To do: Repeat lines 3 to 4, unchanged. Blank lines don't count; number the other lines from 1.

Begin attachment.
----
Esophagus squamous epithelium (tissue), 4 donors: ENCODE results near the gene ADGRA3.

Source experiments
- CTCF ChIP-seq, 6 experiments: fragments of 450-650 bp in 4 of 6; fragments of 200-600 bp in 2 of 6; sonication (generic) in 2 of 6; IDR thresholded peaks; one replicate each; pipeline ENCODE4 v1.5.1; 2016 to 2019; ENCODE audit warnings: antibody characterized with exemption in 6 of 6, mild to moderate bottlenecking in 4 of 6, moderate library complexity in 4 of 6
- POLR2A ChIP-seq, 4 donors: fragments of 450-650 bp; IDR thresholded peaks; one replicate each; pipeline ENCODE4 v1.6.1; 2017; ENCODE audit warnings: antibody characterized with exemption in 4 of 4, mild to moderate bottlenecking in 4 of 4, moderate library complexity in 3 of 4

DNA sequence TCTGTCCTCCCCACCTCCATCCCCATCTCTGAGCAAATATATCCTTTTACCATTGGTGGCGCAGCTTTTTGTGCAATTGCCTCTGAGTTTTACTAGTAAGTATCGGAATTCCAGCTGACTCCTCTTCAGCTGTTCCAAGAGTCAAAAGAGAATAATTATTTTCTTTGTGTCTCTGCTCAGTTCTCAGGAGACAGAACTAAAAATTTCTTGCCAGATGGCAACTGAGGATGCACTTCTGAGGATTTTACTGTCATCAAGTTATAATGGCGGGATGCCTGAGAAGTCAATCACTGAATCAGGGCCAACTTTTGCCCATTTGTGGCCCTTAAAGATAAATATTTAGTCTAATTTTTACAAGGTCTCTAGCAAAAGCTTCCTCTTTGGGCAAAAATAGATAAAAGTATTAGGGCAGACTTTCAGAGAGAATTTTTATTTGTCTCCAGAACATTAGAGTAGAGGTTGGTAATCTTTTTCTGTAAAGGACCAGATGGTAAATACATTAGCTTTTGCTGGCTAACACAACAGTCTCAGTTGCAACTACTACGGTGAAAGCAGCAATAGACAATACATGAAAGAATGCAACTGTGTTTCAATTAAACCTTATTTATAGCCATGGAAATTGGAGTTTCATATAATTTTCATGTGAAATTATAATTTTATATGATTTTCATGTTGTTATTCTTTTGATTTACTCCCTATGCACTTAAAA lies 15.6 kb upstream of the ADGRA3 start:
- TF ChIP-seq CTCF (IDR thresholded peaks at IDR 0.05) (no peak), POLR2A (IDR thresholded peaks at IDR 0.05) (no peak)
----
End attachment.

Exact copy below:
- CTCF ChIP-seq, 6 experiments: fragments of 450-650 bp in 4 of 6; fragments of 200-600 bp in 2 of 6; sonication (generic) in 2 of 6; IDR thresholded peaks; one replicate each; pipeline ENCODE4 v1.5.1; 2016 to 2019; ENCODE audit warnings: antibody characterized with exemption in 6 of 6, mild to moderate bottlenecking in 4 of 6, moderate library complexity in 4 of 6
- POLR2A ChIP-seq, 4 donors: fragments of 450-650 bp; IDR thresholded peaks; one replicate each; pipeline ENCODE4 v1.6.1; 2017; ENCODE audit warnings: antibody characterized with exemption in 4 of 4, mild to moderate bottlenecking in 4 of 4, moderate library complexity in 3 of 4